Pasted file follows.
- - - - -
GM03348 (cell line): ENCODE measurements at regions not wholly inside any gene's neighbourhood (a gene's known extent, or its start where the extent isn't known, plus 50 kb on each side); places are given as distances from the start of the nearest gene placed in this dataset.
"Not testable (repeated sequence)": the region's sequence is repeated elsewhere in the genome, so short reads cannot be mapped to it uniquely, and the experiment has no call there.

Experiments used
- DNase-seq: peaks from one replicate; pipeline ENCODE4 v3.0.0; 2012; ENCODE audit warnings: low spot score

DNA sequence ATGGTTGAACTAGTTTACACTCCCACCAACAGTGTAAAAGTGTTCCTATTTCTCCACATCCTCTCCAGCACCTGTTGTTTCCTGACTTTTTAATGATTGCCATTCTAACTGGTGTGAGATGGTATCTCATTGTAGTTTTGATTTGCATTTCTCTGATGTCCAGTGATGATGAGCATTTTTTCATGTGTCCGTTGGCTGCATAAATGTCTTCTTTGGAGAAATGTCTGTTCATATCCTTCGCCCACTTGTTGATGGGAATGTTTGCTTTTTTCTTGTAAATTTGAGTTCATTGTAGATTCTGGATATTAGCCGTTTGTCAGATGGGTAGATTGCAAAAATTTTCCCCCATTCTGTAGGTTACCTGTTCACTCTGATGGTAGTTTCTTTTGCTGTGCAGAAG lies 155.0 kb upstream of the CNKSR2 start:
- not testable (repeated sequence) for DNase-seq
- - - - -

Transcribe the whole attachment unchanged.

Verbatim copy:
GM03348 (cell line): ENCODE measurements at regions not wholly inside any gene's neighbourhood (a gene's known extent, or its start where the extent isn't known, plus 50 kb on each side); places are given as distances from the start of the nearest gene placed in this dataset.
"Not testable (repeated sequence)": the region's sequence is repeated elsewhere in the genome, so short reads cannot be mapped to it uniquely, and the experiment has no call there.

Experiments used
- DNase-seq: peaks from one replicate; pipeline ENCODE4 v3.0.0; 2012; ENCODE audit warnings: low spot score

DNA sequence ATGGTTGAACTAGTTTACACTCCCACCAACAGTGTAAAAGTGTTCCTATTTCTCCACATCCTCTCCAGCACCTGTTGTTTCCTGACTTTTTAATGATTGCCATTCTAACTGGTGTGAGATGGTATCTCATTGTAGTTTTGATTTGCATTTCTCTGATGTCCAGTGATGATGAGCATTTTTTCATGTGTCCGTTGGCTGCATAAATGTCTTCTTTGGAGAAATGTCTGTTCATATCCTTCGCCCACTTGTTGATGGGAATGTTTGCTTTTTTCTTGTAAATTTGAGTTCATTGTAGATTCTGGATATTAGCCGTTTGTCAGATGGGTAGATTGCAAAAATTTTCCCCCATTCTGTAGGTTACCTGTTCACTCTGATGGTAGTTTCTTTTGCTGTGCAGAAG lies 155.0 kb upstream of the CNKSR2 start:
- not testable (repeated sequence) for DNase-seq